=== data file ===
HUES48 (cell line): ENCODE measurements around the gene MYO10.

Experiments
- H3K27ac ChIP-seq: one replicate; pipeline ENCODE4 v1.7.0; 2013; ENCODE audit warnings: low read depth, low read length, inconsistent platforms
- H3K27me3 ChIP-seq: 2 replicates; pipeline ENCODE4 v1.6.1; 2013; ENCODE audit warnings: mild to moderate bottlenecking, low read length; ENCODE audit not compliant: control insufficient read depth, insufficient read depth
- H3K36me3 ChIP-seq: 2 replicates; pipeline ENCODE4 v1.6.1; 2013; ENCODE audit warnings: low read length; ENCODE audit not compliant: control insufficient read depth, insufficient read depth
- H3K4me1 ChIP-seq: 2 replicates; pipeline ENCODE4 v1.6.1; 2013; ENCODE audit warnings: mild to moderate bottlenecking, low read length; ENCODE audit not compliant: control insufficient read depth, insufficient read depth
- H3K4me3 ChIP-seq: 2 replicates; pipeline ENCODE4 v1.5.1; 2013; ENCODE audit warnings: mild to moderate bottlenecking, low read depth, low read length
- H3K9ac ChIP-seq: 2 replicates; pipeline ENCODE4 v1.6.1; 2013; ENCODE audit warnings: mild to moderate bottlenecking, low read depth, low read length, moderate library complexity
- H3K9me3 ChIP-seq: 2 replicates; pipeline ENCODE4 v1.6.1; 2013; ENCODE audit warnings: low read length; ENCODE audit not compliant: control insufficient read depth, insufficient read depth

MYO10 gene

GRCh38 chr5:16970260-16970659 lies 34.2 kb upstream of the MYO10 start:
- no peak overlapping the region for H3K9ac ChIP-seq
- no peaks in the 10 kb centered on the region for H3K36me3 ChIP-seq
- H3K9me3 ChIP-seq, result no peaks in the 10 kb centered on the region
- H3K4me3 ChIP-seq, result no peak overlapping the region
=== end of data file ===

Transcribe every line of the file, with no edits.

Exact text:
HUES48 (cell line): ENCODE measurements around the gene MYO10.

Experiments
- H3K27ac ChIP-seq: one replicate; pipeline ENCODE4 v1.7.0; 2013; ENCODE audit warnings: low read depth, low read length, inconsistent platforms
- H3K27me3 ChIP-seq: 2 replicates; pipeline ENCODE4 v1.6.1; 2013; ENCODE audit warnings: mild to moderate bottlenecking, low read length; ENCODE audit not compliant: control insufficient read depth, insufficient read depth
- H3K36me3 ChIP-seq: 2 replicates; pipeline ENCODE4 v1.6.1; 2013; ENCODE audit warnings: low read length; ENCODE audit not compliant: control insufficient read depth, insufficient read depth
- H3K4me1 ChIP-seq: 2 replicates; pipeline ENCODE4 v1.6.1; 2013; ENCODE audit warnings: mild to moderate bottlenecking, low read length; ENCODE audit not compliant: control insufficient read depth, insufficient read depth
- H3K4me3 ChIP-seq: 2 replicates; pipeline ENCODE4 v1.5.1; 2013; ENCODE audit warnings: mild to moderate bottlenecking, low read depth, low read length
- H3K9ac ChIP-seq: 2 replicates; pipeline ENCODE4 v1.6.1; 2013; ENCODE audit warnings: mild to moderate bottlenecking, low read depth, low read length, moderate library complexity
- H3K9me3 ChIP-seq: 2 replicates; pipeline ENCODE4 v1.6.1; 2013; ENCODE audit warnings: low read length; ENCODE audit not compliant: control insufficient read depth, insufficient read depth

MYO10 gene

GRCh38 chr5:16970260-16970659 lies 34.2 kb upstream of the MYO10 start:
- no peak overlapping the region for H3K9ac ChIP-seq
- no peaks in the 10 kb centered on the region for H3K36me3 ChIP-seq
- H3K9me3 ChIP-seq, result no peaks in the 10 kb centered on the region
- H3K4me3 ChIP-seq, result no peak overlapping the region